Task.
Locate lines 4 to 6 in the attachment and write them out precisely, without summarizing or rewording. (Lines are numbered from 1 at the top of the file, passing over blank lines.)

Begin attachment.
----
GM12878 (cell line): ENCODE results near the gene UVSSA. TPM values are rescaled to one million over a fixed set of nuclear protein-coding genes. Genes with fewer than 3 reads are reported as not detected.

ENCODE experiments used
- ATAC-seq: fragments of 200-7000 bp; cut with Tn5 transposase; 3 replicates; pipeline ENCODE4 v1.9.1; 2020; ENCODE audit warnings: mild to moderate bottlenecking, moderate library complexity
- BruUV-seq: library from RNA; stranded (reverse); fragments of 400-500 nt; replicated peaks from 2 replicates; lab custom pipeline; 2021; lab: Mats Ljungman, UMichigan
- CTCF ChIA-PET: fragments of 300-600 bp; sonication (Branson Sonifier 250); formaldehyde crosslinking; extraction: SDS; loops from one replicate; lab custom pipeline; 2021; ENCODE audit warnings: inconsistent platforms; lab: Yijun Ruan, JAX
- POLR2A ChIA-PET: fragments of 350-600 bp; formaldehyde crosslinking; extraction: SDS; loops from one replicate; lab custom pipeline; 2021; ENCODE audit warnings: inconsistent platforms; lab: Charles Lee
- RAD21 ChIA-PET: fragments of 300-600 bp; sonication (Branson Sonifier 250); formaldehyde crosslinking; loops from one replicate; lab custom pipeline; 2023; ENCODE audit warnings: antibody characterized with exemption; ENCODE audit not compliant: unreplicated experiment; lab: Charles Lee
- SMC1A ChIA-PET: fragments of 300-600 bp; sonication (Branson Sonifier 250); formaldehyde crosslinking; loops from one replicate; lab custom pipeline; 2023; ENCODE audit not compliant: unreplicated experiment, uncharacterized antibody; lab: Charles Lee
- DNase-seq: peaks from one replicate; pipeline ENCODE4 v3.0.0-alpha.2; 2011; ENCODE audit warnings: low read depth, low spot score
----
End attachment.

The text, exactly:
- BruUV-seq: library from RNA; stranded (reverse); fragments of 400-500 nt; replicated peaks from 2 replicates; lab custom pipeline; 2021; lab: Mats Ljungman, UMichigan
- CTCF ChIA-PET: fragments of 300-600 bp; sonication (Branson Sonifier 250); formaldehyde crosslinking; extraction: SDS; loops from one replicate; lab custom pipeline; 2021; ENCODE audit warnings: inconsistent platforms; lab: Yijun Ruan, JAX
- POLR2A ChIA-PET: fragments of 350-600 bp; formaldehyde crosslinking; extraction: SDS; loops from one replicate; lab custom pipeline; 2021; ENCODE audit warnings: inconsistent platforms; lab: Charles Lee